68. National Park *Hege Steigedal

Interview with Hege Steigedal, in the municipality offices of Moskenes, in Reine

« In 2007, the politicians here decided that they want to research on this area. Is this qualifying for a National Park, is it worth? Because if you are going to have a National Park, you need to have an area without modern installations, and you need to have high value of nature. And they knew there was no modern installations here. Then do you find values, nature values that are high enough?, and they did. And they find very little conflict with other interests. So the consequence, the research they did came out positive. With establishing a park, almost all consequence came out positive. »
[…]
« Many places in Norway in the outfield are inherited, so it’s private owned, but it’s not allowed to build there. And that’s the case here, all this area today is defined as an outfield and it’s not permitted to build anything. So it’s very restricted area. But if it’s not gonna be a National Park, in four years when it’s new politicians deciding, they can decide otherwise: « Ok we’re gonna sell this part here to private owners, they can build cabins if they like, or in other places, or we want to have mining industry here, so we can have another restriction in this area. That’s the main goal of having a National Park, is to preserve it the way it is now. »
[…]
« Here in red is where we want the park. Now we have taken out some areas where people want to build some cabins. Like this area…
–In Buvågen, there are projects to build cabins?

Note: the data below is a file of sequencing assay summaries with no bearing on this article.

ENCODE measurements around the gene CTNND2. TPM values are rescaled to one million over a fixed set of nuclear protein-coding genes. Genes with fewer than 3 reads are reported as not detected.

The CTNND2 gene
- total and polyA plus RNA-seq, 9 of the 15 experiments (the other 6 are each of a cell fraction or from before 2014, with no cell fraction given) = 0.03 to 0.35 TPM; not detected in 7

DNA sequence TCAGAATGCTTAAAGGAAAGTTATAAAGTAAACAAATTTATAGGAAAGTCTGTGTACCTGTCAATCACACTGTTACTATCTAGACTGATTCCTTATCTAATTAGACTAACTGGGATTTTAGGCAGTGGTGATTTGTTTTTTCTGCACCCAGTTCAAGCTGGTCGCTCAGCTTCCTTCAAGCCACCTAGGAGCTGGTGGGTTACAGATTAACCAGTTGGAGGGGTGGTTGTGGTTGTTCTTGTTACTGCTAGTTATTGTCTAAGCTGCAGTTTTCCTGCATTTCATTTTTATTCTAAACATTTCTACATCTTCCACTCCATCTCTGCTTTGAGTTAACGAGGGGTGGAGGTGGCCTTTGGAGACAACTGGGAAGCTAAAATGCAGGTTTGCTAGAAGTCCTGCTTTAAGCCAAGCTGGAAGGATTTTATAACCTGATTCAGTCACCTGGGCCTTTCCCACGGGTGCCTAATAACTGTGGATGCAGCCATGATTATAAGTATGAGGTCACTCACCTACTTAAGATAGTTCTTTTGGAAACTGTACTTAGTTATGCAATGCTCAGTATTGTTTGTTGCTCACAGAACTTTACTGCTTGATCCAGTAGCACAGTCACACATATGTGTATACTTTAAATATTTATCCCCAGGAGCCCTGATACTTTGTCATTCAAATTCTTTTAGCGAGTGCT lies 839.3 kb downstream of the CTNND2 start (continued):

–I don’t think they will give the permission to do that, park or no park. There were nine people who had ground there, who said « we want our property out of the park ».
–So the green, it’s out of the park?
–No, the green means that it’s no man’s land. That means that it’s not in the matricle. Because you have the system, who owns, and how big is the proportion of land they own. You can see, it’s almost 60% that no one owns.
–So, those areas are the less –let’s say– problematic, because there is less need to solve problems of…?
–Yes, but at the same time, many people come to us and say « I own this land here »… So OK, it’s up to them to find the papers, from the old days, that they really are the right owners from this place… [rires]
–It’s complex, because sometimes it can go way back…
–Yes and it’s just maybe not written down, it’s just oral understanding. But what we think, most of these areas are not owned like you had the right to build a house, but it’s owned like you have the right to use it, as a hunting place or to raise your sheeps, you can use it, but you cannot build there. »
[…]
« But maybe if people get aware of this, and they think they own a place there, they can try to find the papers, they can come to us and we can update this, it’s not that this is final. When this National Park project started, it was a lot more green. Through this project we have found a lot of owners, who actually own places there. […] Most of the people here are people who inherited it from their ancestors. So we have here in Hell, Refsvika… Many places here, you have old villages that were… that the people were moved from, in the 1950s. »

> projet de parc national à la point des Lofoten

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